Starvation permitted to be considered as an alternate cause of death

Appeal dismissed

R. v. Biddersingh, 2020 ONCA 241
Mar. 31, 2020
Tulloch J.A.

Appellant appealed a conviction of first-degree murder of his 17-year-old daughter. In 1994, the daughter's body had been found in a burning suitcase. In 2011, a member of the clergy approached the police with a story he had heard from the appellant's wife, which led to the identification of the daughter's body via DNA testing and the arrest of both the appellant and his wife.

During trial, the appellant's son testified that the daughter had been abused, starved, neglected and confined to their apartment. Dr. Pollanen, one of the medical professionals who testified during trial, stated that drowning was the likely cause of death due to the presence of diatoms, which are microscopic plants that sometimes grow in water, in the daughter's body. He also said that, if the diatom analysis would be considered unreliable, an alternate cause of death could be starvation.

On appeal, the appellant argued that the trial judge had incorrectly allowed Dr. Pollanen to provide an alternate cause of death in case the diatom analysis was set aside, and had incorrectly allowed the jury to consider starvation as an alternate cause of death.

Writing for the court, Justice Michael Tulloch said that, given that reliance on diatom analysis is considered controversial, the trial judge did not err in permitting Dr. Pollanen's opinion on the alternate cause of death as evidence.

With regard to allowing the jury to consider starvation as an alternate cause of death, Tulloch wrote that the trial judge also did not err. There was medical and non-medical evidence linking the daughter's death to starvation. The appellant’s son had testified that the daughter had been very skinny and ill, to the point that she could only crawl and could not keep her food down. The appellant’s wife also testified that she thought the daughter had died because of malnutrition.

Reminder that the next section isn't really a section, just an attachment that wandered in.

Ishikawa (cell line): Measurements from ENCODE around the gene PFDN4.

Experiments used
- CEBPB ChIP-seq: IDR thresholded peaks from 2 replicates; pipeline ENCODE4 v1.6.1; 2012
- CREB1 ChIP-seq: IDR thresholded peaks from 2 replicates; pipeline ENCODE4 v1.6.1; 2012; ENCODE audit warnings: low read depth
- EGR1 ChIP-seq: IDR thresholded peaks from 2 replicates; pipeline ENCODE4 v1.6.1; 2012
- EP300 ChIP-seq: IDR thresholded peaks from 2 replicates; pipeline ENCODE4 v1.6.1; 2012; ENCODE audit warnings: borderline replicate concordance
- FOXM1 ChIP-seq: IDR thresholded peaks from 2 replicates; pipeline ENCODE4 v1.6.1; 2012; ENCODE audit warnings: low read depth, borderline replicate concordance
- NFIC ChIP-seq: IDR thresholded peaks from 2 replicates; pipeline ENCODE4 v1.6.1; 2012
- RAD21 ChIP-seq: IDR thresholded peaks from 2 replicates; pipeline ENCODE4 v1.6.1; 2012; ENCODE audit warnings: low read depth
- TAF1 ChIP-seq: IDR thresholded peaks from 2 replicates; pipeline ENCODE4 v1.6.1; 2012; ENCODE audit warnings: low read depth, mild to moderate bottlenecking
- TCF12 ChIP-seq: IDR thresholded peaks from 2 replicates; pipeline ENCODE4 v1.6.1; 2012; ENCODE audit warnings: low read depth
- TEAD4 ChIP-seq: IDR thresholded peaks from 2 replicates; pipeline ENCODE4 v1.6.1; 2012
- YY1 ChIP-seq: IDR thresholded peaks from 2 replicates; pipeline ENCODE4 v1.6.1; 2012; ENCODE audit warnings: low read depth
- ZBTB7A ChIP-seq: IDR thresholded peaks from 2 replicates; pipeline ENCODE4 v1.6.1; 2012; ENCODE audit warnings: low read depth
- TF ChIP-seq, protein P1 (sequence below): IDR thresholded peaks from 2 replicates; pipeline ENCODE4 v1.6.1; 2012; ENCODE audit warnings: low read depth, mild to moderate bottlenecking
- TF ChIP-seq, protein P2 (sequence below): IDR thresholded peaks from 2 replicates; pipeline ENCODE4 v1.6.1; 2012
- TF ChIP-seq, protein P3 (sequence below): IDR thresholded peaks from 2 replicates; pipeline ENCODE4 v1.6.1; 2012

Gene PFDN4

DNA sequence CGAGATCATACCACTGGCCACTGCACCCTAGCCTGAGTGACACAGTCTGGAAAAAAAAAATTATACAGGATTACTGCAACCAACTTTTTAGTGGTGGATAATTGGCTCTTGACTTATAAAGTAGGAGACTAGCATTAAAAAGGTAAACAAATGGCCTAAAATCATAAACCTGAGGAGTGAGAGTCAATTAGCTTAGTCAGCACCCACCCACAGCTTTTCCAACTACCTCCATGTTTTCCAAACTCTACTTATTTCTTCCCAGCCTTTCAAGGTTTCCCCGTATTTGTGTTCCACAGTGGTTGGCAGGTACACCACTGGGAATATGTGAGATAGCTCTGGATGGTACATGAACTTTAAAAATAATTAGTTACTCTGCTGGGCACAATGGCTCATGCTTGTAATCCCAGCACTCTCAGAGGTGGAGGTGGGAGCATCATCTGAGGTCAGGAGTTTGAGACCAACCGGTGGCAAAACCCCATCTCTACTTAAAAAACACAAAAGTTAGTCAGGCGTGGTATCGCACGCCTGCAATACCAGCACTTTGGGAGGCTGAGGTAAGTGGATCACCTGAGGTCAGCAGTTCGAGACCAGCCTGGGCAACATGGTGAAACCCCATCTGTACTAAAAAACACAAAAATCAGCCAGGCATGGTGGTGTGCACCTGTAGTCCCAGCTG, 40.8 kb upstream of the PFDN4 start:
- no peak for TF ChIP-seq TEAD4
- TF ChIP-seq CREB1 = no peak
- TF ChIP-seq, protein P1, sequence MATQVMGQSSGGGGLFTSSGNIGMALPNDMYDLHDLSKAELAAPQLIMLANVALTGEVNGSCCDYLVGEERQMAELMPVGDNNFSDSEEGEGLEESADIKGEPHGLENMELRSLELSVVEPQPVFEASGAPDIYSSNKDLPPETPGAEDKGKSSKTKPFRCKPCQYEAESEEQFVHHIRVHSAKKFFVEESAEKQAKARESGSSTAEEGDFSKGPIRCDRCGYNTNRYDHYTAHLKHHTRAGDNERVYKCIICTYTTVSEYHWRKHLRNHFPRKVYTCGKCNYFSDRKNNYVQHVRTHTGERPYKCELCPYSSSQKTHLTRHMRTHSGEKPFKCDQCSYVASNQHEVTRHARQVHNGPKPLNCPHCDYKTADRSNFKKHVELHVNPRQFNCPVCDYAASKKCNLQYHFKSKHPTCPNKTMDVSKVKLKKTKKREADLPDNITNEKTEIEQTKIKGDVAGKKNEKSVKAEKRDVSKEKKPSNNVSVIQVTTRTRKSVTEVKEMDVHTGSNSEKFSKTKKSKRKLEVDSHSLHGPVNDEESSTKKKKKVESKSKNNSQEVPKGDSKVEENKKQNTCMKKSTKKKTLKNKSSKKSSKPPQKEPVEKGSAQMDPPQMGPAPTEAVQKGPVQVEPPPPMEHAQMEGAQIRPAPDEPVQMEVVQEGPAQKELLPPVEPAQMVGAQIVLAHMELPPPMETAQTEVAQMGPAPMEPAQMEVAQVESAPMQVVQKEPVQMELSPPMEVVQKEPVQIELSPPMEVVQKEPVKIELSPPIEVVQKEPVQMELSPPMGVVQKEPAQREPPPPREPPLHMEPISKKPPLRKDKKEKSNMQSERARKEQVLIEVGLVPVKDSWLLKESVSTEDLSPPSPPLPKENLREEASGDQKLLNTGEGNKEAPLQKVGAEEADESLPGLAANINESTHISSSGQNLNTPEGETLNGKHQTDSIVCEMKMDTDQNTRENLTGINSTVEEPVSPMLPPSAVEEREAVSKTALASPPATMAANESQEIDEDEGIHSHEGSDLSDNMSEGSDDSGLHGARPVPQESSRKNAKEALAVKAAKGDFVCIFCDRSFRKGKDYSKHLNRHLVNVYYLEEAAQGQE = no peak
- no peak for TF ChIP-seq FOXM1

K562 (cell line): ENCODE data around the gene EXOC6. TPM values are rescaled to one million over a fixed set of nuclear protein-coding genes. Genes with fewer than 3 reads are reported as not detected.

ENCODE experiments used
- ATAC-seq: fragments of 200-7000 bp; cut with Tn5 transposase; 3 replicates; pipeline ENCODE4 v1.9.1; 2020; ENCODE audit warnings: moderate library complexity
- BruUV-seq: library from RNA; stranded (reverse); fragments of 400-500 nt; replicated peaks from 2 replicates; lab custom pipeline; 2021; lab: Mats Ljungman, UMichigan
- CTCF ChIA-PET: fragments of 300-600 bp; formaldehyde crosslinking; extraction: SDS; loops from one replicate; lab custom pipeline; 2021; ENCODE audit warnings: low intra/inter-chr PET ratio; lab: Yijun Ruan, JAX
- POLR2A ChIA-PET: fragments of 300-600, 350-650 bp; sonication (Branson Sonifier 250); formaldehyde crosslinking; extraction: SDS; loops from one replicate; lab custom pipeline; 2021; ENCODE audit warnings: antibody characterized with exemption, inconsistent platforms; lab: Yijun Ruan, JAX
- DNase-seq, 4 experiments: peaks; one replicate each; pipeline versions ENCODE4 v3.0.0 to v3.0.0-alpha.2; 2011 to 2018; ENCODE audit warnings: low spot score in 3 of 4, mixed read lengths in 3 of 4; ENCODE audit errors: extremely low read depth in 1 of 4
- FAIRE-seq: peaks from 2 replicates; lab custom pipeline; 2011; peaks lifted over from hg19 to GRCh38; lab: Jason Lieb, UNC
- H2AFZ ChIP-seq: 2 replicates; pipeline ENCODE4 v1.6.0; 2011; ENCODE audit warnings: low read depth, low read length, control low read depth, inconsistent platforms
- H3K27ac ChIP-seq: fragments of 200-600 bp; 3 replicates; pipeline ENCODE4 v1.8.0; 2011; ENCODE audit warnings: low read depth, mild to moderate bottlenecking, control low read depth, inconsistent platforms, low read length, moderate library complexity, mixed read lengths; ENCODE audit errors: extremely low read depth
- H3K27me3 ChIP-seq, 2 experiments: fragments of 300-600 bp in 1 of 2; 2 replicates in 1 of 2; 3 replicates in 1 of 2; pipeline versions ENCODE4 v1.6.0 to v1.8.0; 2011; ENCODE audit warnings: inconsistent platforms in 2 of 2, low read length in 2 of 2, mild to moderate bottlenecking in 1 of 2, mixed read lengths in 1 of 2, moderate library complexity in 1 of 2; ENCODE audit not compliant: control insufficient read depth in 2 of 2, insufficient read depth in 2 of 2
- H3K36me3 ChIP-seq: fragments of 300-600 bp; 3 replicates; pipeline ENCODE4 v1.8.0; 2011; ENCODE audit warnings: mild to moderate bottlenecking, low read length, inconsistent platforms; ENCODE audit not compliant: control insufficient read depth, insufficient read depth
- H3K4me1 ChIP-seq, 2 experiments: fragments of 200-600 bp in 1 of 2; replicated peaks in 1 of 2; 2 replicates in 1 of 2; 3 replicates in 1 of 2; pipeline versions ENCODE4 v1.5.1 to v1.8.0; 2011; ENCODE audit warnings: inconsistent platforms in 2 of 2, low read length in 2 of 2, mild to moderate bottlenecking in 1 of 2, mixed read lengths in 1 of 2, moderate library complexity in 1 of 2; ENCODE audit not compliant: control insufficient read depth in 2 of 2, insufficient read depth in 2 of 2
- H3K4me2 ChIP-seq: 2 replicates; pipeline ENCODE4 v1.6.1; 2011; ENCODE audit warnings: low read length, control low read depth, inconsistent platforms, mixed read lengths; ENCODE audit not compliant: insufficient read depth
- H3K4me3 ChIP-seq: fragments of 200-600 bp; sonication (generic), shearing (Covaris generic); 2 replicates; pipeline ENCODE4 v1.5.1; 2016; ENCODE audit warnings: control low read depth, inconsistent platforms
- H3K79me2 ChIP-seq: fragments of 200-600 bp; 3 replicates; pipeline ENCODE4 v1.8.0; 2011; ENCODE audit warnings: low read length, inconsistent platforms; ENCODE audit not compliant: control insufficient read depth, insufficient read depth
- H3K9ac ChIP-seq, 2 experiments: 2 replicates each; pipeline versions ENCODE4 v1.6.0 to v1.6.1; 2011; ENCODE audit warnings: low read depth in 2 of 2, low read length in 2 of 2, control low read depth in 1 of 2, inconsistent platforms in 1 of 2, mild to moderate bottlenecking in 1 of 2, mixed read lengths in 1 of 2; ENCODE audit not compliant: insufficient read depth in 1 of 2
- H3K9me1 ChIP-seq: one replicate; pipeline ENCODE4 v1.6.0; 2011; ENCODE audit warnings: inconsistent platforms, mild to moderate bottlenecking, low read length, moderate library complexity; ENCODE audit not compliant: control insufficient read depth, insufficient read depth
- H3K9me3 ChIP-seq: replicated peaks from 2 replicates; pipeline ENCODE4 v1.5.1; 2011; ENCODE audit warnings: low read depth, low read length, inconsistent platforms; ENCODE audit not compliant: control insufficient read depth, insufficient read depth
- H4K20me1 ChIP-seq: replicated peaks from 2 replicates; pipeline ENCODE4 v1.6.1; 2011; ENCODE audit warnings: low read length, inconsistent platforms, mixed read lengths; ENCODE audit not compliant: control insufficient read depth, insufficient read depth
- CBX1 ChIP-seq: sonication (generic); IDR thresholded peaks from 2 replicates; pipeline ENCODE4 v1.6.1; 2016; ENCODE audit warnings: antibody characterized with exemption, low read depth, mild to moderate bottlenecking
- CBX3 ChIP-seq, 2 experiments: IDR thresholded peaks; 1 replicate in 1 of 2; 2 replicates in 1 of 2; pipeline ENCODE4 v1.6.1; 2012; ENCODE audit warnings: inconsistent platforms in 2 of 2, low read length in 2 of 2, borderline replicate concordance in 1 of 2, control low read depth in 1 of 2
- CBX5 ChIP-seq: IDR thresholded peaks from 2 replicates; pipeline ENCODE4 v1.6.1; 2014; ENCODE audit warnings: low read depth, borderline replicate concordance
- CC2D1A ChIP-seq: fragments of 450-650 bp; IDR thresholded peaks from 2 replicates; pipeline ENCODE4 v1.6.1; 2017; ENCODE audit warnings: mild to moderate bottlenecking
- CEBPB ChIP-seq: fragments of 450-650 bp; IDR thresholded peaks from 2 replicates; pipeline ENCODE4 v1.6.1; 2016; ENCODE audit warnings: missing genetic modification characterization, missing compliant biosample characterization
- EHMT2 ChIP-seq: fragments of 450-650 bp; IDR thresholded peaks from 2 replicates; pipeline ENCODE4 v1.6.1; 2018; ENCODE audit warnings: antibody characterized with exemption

Dr. Zlotkin, another medical professional, also made a report estimating that her weight prior to death had been 55 pounds. Given that her height was around five feet and five inches, her body mass index showed that she was severely underweight.

Free newsletter

Our newsletter is FREE and keeps you up to date on all the developments in the Ontario legal community. Please enter your email address below to subscribe.

Recent articles & video

E-Hearings Task Force in Ontario shares best practices for remote hearings

Appeal leaves questions about fiduciary duty in clinical trials

Halton courthouse project halted, with funds repurposed to modernize justice system amid COVID-19

Mid-sized law firms could be in toughest position, says Thomson Reuters CEO

Former Superior Court judge Romain Pitt dies at 84

Tribunal system ‘in crisis,’ group says

Most Read Articles

Teresa Donnelly, Philip Horgan nominated for Law Society of Ontario treasurer

Tribunal system ‘in crisis,’ group says

How to lay out law firms, post-COVID social distancing

Alternative to bar exam, PREP, launches in June for Alberta, Manitoba, Nova Scotia, Saskatchewan